Williams fired back, saying that a self-appointed council of archbishops "will not pass the test of legitimacy in the communion." Moreover, he asked, "by what authority are primates deemed acceptable or unacceptable members of any new primatial council?"
 
Rather than wait for Lambeth, many conservative Anglicans instead attended the Global Anglican Future Conference (GAFCON) in Jerusalem, which concluded Sunday. Organizers said GAFCON drew about 1,000 delegates--including 280 bishops--claiming to 35 million Anglicans in 29 countries.
 
As the world's third largest Christian body, the Anglican Communion counts about 77 million members.
 
Bibles to be Available at China Olympics

BY AL WEBB                                                                                  ©2008 Religion News Service
 
Despite controversy earlier this year, thousands of Bibles and Gospel booklets will be distributed to athletes and visitors at this summer's Olympic Games in Beijing--with the approval of the Chinese government.
 
The British-based Bible Society said the organization's 180 affiliated branches around the world are jointly funding the project in a country whose Communist government once confiscated all Bibles during the turbulent Cultural Revolution in the 1960s and 1970s.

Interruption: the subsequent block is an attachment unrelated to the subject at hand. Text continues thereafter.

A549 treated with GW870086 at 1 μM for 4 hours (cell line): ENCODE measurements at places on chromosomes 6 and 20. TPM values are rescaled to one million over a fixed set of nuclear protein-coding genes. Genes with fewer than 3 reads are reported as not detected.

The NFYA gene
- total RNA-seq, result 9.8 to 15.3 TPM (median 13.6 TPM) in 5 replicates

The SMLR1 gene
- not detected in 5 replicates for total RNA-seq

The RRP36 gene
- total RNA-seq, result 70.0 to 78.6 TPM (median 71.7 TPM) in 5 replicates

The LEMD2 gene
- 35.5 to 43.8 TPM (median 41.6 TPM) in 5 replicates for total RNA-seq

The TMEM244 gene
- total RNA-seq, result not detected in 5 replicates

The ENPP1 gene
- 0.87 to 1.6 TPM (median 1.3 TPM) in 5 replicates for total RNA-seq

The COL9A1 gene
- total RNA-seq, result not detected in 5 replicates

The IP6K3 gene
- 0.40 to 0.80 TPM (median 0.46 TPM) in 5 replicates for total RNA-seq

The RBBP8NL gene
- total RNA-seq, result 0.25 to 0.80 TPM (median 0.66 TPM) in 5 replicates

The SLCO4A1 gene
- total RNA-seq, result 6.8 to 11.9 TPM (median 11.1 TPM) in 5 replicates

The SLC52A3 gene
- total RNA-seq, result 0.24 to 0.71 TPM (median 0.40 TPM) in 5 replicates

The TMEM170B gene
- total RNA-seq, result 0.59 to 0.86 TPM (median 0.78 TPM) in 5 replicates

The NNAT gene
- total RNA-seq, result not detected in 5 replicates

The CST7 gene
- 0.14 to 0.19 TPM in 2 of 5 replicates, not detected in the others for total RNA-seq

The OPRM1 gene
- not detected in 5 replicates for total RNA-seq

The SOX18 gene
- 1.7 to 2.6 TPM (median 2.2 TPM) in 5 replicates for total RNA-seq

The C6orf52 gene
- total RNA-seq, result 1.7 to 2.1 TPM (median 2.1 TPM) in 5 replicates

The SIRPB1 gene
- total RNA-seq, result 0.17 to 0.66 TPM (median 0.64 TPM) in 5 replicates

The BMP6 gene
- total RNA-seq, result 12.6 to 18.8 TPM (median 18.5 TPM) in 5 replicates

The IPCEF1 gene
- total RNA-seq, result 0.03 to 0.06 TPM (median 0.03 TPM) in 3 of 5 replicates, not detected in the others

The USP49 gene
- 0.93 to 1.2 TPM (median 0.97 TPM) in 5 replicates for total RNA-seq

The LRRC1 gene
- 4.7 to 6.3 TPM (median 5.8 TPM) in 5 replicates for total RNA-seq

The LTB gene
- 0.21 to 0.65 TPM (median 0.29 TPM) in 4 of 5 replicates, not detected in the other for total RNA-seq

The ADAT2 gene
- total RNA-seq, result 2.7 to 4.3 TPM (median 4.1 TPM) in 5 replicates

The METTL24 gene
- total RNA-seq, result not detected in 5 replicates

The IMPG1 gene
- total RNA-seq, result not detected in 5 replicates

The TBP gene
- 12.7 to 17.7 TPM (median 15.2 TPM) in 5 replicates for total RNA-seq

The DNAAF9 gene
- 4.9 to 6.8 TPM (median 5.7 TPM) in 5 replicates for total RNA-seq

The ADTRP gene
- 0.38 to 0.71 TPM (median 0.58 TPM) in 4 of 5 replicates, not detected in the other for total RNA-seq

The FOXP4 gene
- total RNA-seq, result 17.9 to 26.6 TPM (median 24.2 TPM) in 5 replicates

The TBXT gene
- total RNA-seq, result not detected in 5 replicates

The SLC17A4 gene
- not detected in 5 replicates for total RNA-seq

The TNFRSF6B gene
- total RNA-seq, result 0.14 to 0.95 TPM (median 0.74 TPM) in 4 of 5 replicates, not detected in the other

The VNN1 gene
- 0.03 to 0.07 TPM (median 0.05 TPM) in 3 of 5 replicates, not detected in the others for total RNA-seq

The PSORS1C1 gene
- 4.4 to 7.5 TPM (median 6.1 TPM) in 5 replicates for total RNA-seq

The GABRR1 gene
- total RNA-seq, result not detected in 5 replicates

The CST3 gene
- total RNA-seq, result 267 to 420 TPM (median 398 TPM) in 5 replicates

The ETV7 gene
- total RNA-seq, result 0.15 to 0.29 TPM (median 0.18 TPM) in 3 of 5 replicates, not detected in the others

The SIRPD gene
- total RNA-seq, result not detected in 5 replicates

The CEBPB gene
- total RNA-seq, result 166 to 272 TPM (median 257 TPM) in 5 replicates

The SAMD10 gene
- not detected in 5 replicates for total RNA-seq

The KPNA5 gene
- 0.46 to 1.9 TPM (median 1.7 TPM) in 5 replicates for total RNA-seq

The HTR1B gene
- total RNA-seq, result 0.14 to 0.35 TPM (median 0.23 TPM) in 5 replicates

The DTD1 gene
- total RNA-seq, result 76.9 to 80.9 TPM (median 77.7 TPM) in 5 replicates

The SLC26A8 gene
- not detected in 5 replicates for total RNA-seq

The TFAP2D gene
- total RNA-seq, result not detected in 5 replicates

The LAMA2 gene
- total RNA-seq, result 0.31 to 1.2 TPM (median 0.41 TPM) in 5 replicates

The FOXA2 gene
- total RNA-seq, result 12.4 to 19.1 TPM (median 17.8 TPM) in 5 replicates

James Catford, the Bible Society's chief executive, said in a statement: "This great sporting event presents a unique opportunity to make the life-changing message of the Bible available to thousands of athletes and visitors from all over China -- and all over the world."
 
The Bible Society said some 50,000 booklets with the Gospels of Matthew, Mark, Luke and John published in Chinese and English will be available at the Athletes' Village in Beijing and five other Olympic cities.
 
In addition, some 10,000 complete Bibles and 30,000 copies of the New Testament in Chinese and English also will be printed by the China-based Amity Printing Press for the 16,000 athletes and an estimated 2 million visitors expected for the games that open Aug. 8.
 
The Bible Society conceded that as late as earlier this year, there was controversy "over whether the Chinese authorities would allow Bibles" but said the project now "has the approval of the Beijing Olympic organizing committee."
 
Peter Meadows, the Bible Society's director of communications and giving, told journalists that the Chinese government "is quite happy to do things--as long as it's done in the right way. It was about building a good relationship and taking it slowly, so they know we're not about to bring the government down."